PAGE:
WASHINGTON – In an interview with the Huffington Post, former Republican presidential candidate and House Speaker Newt Gingrich made remarks indicating he and other GOP leaders should embrace civil marriage equality – the latest sign of powerful momentum for LGBT equality this year.
Gingrich served as Speaker of the House in 1996, when the discriminatory Defense of Marriage Act (DOMA) was passed into law.
In the article, Gingrich contended that Republicans need to pay attention to public opinion on marriage equality. Gingrich, a Catholic, reaffirmed his belief that marriage is defined as being between a man and a woman, but admitted that he was OK with civil ceremonies for gay and lesbian couples who want to marry.
"I think that this will be much more difficult than immigration for conservatism to come to grips with," he said, noting that the debate's dynamics had changed after state referenda began resulting in the legalization of same-sex marriage. "It is in every family. It is in every community. The momentum is clearly now in the direction in finding some way to ... accommodate and deal with reality. And the reality is going to be that in a number of American states -- and it will be more after 2014 -- gay relationships will be legal, period."
Stepping back from the political, Gingrich noted that he has a personal stake in the gay marriage debate. His half-sister works at the Human Rights Campaign. He has gay friends who've gotten married in Iowa. The man who once compared same-sex marriage to paganism is now worried that the Republican Party could find itself trapped in a bygone era on the matter.
"I didn't think that was inevitable 10 or 15 years ago, when we passed the Defense of Marriage Act," he said. "It didn't seem at the time to be anything like as big a wave of change as we are now seeing."
Gingrich’s “evolution” drew the attention of the Human Rights Campaign and its president, Chad Griffin.
“Newt Gingrich reflects the experience that has changed the minds of so many Americans in understanding that LGBT people are a part of every family and community – including his own,” Griffin said. “His evolution resonates with people on a very personal level and is a quintessential example of why momentum is on the side of equality.”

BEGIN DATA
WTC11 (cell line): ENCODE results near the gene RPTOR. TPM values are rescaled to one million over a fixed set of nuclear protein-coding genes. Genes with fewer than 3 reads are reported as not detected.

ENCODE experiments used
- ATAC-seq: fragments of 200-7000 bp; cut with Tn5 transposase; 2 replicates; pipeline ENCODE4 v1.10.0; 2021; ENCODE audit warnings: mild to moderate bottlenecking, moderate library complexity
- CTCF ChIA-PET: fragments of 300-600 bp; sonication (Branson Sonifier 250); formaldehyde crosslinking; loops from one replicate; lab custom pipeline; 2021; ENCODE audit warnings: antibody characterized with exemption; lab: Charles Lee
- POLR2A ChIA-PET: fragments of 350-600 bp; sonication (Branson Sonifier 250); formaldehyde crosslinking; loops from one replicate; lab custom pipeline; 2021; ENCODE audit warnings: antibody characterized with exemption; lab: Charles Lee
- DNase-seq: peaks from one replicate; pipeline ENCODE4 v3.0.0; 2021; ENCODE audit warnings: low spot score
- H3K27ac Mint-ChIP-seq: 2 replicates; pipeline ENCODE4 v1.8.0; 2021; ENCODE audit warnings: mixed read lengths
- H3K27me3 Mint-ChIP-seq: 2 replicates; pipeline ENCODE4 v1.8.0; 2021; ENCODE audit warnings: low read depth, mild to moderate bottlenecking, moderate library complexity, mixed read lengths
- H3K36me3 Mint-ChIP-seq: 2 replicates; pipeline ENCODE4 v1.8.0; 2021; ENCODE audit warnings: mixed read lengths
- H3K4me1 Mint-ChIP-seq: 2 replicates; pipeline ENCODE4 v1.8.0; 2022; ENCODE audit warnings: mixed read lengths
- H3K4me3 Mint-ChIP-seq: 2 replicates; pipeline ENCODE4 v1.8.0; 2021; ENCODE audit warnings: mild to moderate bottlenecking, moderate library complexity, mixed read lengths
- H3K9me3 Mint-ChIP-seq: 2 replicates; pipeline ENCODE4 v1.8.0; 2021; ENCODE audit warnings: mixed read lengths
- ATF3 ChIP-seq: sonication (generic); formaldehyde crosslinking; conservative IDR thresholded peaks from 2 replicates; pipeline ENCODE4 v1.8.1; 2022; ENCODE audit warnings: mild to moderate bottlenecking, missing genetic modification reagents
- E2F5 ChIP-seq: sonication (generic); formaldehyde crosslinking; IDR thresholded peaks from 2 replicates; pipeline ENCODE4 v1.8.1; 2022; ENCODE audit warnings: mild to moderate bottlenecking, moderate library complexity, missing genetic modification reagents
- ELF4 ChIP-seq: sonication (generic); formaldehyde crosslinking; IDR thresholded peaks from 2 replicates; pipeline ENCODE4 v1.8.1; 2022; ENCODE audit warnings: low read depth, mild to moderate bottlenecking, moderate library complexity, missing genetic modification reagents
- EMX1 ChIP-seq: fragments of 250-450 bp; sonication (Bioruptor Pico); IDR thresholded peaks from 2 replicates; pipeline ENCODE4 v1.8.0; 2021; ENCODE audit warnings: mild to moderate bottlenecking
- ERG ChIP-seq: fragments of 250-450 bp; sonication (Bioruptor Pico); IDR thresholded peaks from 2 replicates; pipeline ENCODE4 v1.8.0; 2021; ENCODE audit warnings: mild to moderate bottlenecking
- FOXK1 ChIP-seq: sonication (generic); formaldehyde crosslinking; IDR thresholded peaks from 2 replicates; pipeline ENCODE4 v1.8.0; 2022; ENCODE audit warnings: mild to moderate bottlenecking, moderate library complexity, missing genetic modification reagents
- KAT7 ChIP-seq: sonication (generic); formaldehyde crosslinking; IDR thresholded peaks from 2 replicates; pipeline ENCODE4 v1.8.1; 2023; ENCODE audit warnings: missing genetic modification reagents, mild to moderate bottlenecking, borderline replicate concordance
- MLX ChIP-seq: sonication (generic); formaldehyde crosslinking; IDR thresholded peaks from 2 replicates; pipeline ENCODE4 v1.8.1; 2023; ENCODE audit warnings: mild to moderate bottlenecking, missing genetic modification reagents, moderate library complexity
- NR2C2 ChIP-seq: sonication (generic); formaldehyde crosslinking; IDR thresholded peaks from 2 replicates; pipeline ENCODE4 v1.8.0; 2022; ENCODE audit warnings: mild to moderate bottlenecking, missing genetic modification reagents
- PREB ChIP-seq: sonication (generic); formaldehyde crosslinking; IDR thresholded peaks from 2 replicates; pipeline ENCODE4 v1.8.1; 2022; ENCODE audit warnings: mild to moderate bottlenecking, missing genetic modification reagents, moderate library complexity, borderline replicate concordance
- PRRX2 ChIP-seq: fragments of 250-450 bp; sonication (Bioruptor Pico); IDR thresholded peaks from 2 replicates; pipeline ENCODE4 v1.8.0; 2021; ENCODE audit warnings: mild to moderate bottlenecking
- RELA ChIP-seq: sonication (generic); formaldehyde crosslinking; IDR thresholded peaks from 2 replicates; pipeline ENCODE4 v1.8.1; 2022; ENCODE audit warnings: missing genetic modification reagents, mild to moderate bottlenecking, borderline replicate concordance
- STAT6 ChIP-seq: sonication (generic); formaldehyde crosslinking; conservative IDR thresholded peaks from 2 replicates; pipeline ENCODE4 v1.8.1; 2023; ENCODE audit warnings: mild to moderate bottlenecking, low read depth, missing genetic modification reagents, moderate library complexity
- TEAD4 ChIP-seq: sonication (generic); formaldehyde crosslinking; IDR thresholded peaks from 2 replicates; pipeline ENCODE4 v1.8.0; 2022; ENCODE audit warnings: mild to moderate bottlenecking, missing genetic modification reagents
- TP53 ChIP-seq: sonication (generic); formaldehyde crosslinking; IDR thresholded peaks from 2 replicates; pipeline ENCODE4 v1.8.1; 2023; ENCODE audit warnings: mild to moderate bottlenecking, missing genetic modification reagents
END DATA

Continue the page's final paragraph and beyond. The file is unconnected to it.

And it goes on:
Gingrich is just the latest of those who once opposed marriage equality to evolve to a position of supporting the rights of gay and lesbian couples to marry. David Blankenhorn, the star witness against marriage equality in the Proposition 8 case, has had a similar change of heart. As another sign of progress, the Mormon Church, which was the largest funder of Prop 8, sat out this election cycle and remained silent in the four victorious marriage fights.
In addition to last month’s marriage victories at the polls, Americans are continuing to demonstrate their support for equality in overwhelming numbers. In fact, support for marriage has increased 21% in just eight years – a remarkable shift in public opinion over a short period of time. As more LGBT people share their personal stories, Americans – including an increasing number of Republicans like Gingrich – are joining the ranks of equality supporters. Former Vice President Dick Cheney, former First Lady Laura Bush, former San Diego Mayor Jerry Sanders, former Secretary of State Colin Powell, Ted Olson, former RNC Chair Ken Mehlman, and Paul Singer are among those in the GOP who support marriage equality.
“Gingrich’s recognition that Americans now overwhelmingly support marriage equality draws a sharp contrast with the few extremists continuing to fight against equality,” Griffin said. “Gingrich’s comments give other Republican leaders the room to do the right thing and embrace marriage equality – which is reflective of the fundamental conservative principles of freedom and individual liberty. The six million LGBT people who voted this election cycle, along with the decisive victories we secured across the board, make clear the direction in which our country is heading.”